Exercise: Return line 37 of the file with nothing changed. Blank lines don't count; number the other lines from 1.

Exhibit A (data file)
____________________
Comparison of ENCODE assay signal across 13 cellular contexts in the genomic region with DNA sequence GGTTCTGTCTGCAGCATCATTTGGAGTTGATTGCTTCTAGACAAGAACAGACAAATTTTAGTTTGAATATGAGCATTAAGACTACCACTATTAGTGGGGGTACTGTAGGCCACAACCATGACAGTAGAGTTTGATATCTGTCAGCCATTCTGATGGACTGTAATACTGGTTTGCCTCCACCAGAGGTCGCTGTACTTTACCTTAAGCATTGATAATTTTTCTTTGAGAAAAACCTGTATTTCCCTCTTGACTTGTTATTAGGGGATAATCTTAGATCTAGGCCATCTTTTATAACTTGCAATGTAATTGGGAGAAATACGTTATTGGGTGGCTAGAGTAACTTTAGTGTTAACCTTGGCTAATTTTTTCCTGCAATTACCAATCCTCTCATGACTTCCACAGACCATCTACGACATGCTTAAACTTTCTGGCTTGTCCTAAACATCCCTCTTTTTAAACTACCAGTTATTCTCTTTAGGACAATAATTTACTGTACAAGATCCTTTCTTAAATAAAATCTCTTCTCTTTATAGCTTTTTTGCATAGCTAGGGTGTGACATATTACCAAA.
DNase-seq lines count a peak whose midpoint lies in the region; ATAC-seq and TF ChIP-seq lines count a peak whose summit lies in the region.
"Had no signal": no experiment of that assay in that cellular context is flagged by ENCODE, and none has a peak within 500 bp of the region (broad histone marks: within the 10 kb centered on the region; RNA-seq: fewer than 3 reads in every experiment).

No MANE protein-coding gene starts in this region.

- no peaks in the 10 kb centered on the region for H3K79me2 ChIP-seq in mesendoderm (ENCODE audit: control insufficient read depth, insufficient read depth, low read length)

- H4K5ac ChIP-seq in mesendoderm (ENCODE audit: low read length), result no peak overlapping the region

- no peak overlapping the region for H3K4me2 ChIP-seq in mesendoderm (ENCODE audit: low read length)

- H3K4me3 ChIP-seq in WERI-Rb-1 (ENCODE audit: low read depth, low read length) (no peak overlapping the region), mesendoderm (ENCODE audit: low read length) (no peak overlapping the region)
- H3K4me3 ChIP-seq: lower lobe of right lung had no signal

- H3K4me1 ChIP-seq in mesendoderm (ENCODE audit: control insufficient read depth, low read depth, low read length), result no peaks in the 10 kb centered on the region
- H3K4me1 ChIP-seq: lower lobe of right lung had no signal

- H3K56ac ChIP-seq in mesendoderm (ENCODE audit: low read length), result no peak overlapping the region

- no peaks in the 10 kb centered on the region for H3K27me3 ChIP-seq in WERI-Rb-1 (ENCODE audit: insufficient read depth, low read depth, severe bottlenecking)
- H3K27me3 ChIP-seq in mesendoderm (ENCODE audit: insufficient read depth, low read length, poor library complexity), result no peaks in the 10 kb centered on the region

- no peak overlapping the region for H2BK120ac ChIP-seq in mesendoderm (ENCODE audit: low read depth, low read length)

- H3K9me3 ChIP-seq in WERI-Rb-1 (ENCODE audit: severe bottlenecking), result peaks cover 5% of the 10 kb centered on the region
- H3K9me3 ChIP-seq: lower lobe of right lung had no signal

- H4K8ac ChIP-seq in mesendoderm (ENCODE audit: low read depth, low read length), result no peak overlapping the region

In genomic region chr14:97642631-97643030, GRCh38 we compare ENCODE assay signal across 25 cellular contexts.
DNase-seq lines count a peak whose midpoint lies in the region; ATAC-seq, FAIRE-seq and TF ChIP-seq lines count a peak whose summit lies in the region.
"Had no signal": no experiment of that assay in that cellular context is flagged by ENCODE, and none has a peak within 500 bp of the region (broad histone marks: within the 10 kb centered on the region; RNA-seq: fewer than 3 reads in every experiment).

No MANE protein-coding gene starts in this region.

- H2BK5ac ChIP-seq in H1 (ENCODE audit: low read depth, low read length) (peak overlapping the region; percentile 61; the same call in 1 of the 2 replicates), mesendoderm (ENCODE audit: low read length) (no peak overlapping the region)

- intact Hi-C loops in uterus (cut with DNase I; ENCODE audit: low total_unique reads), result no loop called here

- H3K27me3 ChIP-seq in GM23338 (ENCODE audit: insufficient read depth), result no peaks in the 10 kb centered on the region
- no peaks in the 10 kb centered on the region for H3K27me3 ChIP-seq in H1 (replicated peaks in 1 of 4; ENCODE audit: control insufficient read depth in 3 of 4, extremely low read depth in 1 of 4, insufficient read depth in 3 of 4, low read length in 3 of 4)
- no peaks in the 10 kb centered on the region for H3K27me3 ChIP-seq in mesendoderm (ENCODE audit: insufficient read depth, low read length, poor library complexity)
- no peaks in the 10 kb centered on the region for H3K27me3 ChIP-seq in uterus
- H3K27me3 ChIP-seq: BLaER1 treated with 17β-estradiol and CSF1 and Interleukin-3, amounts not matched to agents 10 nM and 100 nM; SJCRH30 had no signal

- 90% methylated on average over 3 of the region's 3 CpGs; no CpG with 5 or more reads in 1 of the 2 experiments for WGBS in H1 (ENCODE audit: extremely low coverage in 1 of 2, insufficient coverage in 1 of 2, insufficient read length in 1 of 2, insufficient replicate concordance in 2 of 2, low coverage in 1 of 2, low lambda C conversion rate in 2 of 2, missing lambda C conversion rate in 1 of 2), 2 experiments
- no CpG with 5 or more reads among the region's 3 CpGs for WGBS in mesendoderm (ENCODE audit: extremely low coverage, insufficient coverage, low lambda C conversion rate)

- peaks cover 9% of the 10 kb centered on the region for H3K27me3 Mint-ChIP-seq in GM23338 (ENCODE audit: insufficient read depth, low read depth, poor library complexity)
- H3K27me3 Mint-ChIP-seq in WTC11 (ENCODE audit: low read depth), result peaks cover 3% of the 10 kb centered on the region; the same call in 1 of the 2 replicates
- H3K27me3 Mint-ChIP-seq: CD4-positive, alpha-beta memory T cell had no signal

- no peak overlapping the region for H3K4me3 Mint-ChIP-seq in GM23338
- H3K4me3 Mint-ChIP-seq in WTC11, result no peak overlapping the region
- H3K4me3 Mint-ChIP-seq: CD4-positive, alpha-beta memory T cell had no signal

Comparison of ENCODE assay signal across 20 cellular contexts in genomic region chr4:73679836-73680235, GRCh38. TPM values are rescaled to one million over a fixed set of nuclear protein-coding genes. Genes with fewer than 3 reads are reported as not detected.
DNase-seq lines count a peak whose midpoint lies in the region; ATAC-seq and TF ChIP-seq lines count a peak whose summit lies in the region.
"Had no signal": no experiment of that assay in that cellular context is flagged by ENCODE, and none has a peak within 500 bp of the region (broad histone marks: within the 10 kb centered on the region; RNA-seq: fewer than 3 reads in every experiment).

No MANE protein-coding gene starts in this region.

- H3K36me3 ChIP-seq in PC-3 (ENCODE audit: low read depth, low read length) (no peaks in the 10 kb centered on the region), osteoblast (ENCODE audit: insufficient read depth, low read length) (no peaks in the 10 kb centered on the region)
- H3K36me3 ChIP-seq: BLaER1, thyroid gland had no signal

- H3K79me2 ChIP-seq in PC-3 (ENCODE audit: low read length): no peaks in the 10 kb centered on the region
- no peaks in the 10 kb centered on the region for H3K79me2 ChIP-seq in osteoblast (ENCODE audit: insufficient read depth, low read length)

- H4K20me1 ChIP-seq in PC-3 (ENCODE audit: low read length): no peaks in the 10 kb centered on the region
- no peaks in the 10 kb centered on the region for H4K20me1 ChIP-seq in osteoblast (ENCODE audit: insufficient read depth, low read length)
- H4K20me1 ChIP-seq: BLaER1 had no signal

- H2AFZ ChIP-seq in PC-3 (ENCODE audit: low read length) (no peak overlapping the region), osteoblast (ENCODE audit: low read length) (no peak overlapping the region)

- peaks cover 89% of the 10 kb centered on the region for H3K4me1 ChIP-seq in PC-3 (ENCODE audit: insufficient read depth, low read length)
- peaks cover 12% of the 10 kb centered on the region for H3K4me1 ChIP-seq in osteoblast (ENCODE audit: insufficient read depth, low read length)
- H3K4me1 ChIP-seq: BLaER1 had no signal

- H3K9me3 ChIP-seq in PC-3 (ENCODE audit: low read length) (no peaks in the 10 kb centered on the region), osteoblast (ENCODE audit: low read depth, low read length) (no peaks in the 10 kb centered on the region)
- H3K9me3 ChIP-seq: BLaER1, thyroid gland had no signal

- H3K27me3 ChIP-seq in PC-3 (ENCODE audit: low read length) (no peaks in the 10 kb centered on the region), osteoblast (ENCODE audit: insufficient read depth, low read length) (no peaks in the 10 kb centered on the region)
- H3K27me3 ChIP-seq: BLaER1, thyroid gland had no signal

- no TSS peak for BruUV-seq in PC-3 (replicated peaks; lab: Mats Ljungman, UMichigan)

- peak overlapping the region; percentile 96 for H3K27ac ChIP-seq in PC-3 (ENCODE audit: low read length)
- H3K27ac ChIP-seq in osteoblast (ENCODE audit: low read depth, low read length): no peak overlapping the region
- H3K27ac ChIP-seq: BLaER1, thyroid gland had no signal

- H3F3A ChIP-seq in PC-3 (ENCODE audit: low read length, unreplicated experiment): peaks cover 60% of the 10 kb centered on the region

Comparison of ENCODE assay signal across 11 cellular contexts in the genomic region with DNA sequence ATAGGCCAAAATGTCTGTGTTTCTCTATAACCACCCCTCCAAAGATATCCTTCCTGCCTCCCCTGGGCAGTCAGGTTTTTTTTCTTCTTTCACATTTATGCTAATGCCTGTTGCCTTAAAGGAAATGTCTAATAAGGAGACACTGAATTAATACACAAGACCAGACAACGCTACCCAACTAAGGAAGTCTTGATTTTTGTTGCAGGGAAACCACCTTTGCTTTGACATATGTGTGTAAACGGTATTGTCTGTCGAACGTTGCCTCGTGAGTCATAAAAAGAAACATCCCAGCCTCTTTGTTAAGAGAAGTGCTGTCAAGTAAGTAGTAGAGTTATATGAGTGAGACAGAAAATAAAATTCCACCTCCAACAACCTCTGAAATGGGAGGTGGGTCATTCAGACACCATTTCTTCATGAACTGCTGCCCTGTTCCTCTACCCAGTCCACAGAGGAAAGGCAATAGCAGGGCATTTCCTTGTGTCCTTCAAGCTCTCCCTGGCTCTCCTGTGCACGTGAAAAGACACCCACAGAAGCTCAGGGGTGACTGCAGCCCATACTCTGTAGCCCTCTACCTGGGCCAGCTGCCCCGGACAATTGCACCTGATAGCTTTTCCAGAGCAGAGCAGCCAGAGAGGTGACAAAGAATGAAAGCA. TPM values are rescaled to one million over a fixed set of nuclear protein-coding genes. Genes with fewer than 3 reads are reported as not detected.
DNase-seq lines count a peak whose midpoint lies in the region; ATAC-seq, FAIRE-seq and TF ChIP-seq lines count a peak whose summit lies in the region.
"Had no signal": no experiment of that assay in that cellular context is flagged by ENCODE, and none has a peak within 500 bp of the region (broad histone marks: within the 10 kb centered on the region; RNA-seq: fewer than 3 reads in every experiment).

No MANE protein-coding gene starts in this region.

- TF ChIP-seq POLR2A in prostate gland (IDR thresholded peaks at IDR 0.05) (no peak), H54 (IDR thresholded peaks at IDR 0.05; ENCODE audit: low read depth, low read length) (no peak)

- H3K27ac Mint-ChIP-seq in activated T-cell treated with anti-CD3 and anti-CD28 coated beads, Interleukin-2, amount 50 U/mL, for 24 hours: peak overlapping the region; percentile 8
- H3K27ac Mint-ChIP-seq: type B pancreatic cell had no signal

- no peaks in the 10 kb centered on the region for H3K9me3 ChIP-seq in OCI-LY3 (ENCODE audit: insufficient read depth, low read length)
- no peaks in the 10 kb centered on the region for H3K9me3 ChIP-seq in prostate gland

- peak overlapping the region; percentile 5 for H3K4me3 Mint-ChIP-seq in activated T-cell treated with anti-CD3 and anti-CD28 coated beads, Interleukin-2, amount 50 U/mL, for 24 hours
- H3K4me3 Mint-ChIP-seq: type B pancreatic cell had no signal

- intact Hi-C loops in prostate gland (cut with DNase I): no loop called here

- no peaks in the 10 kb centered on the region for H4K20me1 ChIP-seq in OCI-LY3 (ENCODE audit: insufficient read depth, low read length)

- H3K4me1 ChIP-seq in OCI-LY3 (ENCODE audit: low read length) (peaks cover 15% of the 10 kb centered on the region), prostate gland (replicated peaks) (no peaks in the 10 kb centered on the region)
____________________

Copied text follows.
- H3K4me3 Mint-ChIP-seq: CD4-positive, alpha-beta memory T cell had no signal